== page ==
With summer now here, it is important that workers are protected from heat-related conditions and illnesses.
Summer is upon us once again, and it is the time of year when employers and workers alike must remain aware of the huge impact that heat, humidity and glaring sun can have on the body. Not taking proper precautions to protect workers from the impact of hot weather can result in serious injury, illness or even death, and there are many industries where workers are particularly susceptible to the effects of heat.
A key step in preparing for the onslaught of summer's humid conditions, high temperatures and intensified sun exposure is understanding your risk for heat-related workplace illnesses and conditions. If you work in an office building and have a sedentary position, your risk is obviously very low. On the other hand, if you are part of a road construction or landscaping crew and you spend the bulk of your workdays outside, you are much more susceptible. Other industries and positions where workers are particularly vulnerable to the heat and humidity include:
- Commercial and industrial kitchen workers (including bakers, chefs/cooks, etc.)
- Factory workers
- Warehouse employees
- Residential and commercial builders/laborers
- Heating and air conditioning/HVAC installation and maintenance professionals
- Asphalt crews, both private and municipal
- Farm workers
- Concrete and brick masons
- Fence installers
- Telephone/wireless/cable/satellite/telecommunications professionals
Understanding the risks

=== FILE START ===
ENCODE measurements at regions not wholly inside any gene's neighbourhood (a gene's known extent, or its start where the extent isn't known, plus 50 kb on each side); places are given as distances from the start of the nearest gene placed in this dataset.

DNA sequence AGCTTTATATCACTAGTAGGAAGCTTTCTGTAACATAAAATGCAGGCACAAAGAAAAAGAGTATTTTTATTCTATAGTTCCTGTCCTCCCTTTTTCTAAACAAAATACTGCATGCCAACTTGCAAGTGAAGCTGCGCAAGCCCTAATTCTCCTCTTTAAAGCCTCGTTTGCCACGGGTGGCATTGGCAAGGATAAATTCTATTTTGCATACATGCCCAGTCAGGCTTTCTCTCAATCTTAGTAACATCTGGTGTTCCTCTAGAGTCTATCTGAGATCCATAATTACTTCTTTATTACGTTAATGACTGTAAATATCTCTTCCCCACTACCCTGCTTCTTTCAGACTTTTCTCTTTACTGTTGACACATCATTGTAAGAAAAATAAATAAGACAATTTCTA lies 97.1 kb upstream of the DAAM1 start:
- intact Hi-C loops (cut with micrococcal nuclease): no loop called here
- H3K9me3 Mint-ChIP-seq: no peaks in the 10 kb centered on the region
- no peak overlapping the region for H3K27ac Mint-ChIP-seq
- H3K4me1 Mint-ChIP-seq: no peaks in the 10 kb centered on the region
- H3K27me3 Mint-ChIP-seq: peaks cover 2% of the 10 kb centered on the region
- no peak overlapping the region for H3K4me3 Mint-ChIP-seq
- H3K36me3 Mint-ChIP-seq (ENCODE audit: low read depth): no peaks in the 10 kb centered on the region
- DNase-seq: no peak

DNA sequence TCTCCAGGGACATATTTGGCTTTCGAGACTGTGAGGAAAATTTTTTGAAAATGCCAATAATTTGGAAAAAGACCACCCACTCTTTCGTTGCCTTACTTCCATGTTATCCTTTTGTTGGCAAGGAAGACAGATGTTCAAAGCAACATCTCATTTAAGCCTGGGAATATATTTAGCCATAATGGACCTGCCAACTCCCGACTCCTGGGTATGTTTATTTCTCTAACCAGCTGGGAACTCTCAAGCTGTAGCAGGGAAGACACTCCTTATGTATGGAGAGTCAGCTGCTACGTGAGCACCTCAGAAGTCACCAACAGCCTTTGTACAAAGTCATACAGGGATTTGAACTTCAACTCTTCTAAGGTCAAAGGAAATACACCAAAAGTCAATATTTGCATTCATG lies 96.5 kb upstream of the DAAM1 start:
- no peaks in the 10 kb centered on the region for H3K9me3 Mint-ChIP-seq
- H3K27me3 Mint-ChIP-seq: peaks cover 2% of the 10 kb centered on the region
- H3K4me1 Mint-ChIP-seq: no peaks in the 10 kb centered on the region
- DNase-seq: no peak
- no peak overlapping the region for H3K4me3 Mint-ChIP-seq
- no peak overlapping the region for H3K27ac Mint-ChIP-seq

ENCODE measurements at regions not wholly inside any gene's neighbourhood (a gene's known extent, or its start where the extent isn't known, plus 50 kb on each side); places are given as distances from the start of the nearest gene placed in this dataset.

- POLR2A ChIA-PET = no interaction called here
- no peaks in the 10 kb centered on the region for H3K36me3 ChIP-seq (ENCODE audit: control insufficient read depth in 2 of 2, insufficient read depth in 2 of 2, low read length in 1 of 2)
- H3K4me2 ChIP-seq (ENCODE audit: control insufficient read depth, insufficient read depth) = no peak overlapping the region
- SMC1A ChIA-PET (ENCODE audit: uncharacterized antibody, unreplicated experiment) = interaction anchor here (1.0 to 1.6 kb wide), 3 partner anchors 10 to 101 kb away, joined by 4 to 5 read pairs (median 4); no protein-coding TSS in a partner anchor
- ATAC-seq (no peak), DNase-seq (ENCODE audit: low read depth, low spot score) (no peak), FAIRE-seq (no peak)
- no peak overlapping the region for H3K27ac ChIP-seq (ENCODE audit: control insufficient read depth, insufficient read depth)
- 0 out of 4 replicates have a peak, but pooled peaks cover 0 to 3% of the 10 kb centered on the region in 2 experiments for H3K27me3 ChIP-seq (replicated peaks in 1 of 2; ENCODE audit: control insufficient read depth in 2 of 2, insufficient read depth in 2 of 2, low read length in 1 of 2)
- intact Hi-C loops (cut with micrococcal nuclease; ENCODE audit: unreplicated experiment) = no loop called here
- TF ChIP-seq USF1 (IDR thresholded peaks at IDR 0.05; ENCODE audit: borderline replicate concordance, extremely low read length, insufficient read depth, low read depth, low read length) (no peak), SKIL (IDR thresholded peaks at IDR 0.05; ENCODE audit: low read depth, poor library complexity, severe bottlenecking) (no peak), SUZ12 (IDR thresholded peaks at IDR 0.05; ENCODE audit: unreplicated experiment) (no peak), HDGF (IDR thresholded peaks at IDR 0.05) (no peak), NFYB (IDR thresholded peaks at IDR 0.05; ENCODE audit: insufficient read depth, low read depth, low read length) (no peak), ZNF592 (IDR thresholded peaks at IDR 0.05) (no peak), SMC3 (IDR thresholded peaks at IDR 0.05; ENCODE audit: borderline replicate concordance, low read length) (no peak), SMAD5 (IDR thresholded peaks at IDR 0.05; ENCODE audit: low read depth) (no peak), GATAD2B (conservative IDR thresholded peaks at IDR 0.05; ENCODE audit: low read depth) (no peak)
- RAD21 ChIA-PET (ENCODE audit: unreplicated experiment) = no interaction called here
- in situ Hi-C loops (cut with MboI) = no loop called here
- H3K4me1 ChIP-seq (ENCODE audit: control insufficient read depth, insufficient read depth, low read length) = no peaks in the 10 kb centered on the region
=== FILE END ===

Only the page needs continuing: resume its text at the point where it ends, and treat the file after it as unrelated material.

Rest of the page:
It is important for all workers at risk of heat-related illnesses to understand both the types of conditions to be on the lookout for and the signs/symptoms that could indicate trouble. As we all know, when working in hot weather, particularly in the sun, it is vital to:
- Stay hydrated by drinking adequate fluids (clear liquids, limited caffeine, no alcohol; think water or sports drinks with added electrolytes)
- Limit sun exposure as much as possible (wear loose-fitting, light-colored clothing, preferably with long sleeves, staying in the shade whenever possible and using sunscreen)
- Take frequent rest breaks in the shade
That being said, the most important thing to keep an eye on is sweating: as long as you are actively sweating, your body is attempting to cool itself. If you get dehydrated, however, or you are in very humid conditions, your body may be unable to adequately sweat enough to regulate your temperature. That is when heat-related illnesses like heat exhaustion and heat stroke can set in. Once your body overheats to the point where you can no longer sweat, you will likely need medical attention. The sooner you can "catch" the condition, however, the more likely it is to rehydrate and cool your system without inflicting further damage. Taking a break in the shade, fanning the body (or going into the air conditioning), dampening clothes to cool the skin, soaking the hands or feet in cool water, slowly sipping cold fluids and avoiding sun exposure for as long as possible will all help.
Heat-related conditions are no laughing matter. Unless your body can stay cool enough to regulate itself, you are risking serious health issues like organ failure, brain damage, heart attack or even death. If you have developed a heat-related illness or condition on the job, you may be eligible for workers' compensation benefits until you recover. To learn more about Maryland work comp, speak with an experienced attorney at one of the six convenient locations of the law offices of Cohen, Snyder, Eisenberg & Katzenberg, P.A. You can call the firm at 443-529-0795 or send them an email to schedule a free initial consultation.
Keywords: workers compensation, work comp, heat illness, heat injury, heat stroke, exposure, overheating, heat-related illness